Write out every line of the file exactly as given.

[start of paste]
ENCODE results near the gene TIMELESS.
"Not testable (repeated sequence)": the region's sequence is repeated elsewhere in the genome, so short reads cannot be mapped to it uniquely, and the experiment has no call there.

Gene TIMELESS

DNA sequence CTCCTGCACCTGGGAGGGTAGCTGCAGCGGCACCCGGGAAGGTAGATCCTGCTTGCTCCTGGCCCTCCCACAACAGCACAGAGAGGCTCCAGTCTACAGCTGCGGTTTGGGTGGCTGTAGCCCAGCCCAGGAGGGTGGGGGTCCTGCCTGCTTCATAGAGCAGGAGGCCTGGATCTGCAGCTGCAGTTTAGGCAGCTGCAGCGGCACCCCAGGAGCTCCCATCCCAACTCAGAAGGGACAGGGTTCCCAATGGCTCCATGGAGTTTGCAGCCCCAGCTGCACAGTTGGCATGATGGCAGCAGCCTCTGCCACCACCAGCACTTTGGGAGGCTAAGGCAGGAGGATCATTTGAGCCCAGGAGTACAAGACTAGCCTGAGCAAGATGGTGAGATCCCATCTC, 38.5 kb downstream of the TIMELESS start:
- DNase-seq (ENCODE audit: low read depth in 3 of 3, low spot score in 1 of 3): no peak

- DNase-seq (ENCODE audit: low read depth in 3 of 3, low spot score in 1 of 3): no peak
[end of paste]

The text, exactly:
ENCODE results near the gene TIMELESS.
"Not testable (repeated sequence)": the region's sequence is repeated elsewhere in the genome, so short reads cannot be mapped to it uniquely, and the experiment has no call there.

Gene TIMELESS

DNA sequence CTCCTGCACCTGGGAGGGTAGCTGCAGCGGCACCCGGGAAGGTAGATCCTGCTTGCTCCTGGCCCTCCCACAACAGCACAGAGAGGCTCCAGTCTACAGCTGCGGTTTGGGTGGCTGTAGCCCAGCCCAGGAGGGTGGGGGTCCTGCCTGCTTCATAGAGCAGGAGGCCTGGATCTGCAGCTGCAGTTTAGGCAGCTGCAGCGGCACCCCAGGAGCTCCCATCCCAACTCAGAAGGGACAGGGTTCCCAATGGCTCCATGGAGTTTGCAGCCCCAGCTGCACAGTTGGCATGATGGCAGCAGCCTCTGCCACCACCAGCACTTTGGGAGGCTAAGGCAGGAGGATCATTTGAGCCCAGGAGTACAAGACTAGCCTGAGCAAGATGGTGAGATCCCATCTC, 38.5 kb downstream of the TIMELESS start:
- DNase-seq (ENCODE audit: low read depth in 3 of 3, low spot score in 1 of 3): no peak

- DNase-seq (ENCODE audit: low read depth in 3 of 3, low spot score in 1 of 3): no peak